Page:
101517: Cognitive-Behavioral Therapies for Trauma

About the Course:

Cognitive-behavioral approaches to helping trauma survivors continue to evolve, with treatment methods remaining a work in progress. A number of limitations remain in the current evidence base, but despite this, the chapters in this book provide a significant argument that cognitive-behavioral approaches taken as a whole constitute a powerful form of treatment. They provide the clinician with a substantial and growing set of treatment concepts and tools, address a wide range of trauma-related problems and populations, and consider the interpersonal context of treatment. The contributors to this text are working to develop comprehensive treatment approaches based on the foundation of science. In doing so, they are providing an invaluable service to the many people who will survive a traumatic experience.

Journal/Publisher:

The Guilford Press

Publication Date:

2006/Second Edition

Authors

Josef I. Ruzek (Editor); Various Contributors; Victoria M. Follette (Editor)

About the Authors:

Josef I Rusek, Ph.D., is Associate Director for Education at the National center for PTSD and a psychologist with the VA Palo Alto Health Care System, Palo Alto, California. He received his doctorate in clinical psychology from the State University of New York at Stony Brook. Dr. Ruzek specializes in early interventions for trauma survivors.

Victoria M. Follette, Ph.D., is a clinical scientist with a special interest in the etiology and treatment of trauma-related problems. She is Professor of Psychology and Chair of the Department of Psychology at the University of Nevada, Reno. She was named Distinguished Alumna by the Department of Psychology at the University of Memphis, Tennessee, where she received her doctoral degree. Dr Follette’s clinical work is focused on survivors of interpersonal violence, and she examines the use of acceptance-based behavioral therapies in the treatment of this population.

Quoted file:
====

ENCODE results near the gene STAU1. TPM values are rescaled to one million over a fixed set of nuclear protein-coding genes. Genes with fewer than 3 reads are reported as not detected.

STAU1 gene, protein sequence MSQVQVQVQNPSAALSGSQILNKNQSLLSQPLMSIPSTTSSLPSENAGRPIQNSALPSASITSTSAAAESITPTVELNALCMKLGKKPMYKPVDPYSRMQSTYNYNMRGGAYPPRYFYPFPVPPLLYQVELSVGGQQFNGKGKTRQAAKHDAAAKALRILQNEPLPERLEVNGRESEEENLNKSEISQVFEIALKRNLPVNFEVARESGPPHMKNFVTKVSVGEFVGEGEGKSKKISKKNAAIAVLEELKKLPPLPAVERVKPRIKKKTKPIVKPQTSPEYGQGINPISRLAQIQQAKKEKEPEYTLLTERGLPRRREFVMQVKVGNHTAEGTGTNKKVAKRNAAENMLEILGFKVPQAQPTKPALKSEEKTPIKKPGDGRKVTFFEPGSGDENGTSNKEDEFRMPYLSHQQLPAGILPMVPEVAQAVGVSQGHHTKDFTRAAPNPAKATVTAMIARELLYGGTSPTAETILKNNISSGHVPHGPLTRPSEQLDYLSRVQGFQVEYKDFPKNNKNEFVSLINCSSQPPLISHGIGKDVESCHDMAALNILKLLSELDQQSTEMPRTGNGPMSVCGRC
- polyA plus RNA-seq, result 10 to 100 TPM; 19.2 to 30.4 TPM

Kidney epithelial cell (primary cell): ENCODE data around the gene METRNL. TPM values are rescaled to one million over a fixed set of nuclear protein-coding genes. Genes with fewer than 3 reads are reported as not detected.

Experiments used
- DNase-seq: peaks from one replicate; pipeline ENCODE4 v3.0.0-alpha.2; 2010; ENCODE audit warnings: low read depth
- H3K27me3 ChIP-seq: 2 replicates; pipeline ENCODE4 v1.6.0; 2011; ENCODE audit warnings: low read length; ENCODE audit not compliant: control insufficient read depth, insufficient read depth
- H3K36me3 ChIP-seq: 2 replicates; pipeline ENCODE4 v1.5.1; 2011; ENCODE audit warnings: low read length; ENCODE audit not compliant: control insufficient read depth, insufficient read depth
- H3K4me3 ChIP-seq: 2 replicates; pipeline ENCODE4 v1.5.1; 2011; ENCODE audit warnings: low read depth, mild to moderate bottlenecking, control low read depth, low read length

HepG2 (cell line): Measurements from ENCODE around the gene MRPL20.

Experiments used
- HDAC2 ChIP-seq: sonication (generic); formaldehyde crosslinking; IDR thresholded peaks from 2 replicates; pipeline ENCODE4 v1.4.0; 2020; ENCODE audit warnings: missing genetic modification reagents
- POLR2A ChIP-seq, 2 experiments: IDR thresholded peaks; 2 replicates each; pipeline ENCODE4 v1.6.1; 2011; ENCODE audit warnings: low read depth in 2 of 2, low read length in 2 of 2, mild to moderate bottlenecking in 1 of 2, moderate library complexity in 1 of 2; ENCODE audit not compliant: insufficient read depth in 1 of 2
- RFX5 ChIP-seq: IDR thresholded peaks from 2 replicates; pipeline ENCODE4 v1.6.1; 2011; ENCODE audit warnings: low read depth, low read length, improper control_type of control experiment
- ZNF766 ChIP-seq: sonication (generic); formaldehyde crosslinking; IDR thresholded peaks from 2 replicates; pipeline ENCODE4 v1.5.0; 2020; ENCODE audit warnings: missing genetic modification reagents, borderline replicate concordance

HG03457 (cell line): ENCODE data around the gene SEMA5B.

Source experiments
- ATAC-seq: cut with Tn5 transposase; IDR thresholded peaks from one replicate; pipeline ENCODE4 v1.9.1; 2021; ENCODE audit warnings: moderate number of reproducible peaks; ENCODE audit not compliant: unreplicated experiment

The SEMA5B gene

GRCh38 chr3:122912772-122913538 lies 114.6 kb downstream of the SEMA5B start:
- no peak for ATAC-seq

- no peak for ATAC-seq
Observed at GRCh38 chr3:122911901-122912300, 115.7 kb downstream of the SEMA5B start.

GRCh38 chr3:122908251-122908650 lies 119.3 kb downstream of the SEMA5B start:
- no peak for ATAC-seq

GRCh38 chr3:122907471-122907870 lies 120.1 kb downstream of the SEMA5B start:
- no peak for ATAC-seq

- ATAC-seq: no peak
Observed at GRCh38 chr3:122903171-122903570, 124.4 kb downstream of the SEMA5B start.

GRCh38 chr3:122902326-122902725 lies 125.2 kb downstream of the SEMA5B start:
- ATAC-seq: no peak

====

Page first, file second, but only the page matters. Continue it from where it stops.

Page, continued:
Recommended For:

This course is recommended for health care professionals, especially psychologists, counselors, social workers, and nurses who seek knowledge about cognitive-behavioral therapies for trauma. It is appropriate for intermediate to advanced levels of participants’ knowledge.

Course Objectives:

  1. Describe the implications of current understandings of trauma on cognitive-behavioral therapies and discuss trauma assessment, including functional analytic clinical assessment and recent advances in assessment of adults with post-traumatic stress disorder (PTSD).

  2. Discuss PTSD therapies and interventions, including prolonged exposure treatment, cognitive therapy, dialectical behavior therapy, acceptance and commitment therapy, and functional analytic psychotherapy.

  3. Explain considerations related to specialized populations, including cognitive-behavioral therapy for acute stress disorder, therapies for concurrent PTSD and substance use disorder, cognitive therapy for trauma-related guilt and shame, and treatment of complicated grief.

  4. Identify factors related to prevention of sexual revictimization; treatment of couples affected by trauma, group therapies, trauma in childhood; and bringing cognitive-behavioral psychology to bear on early intervention with trauma survivors.

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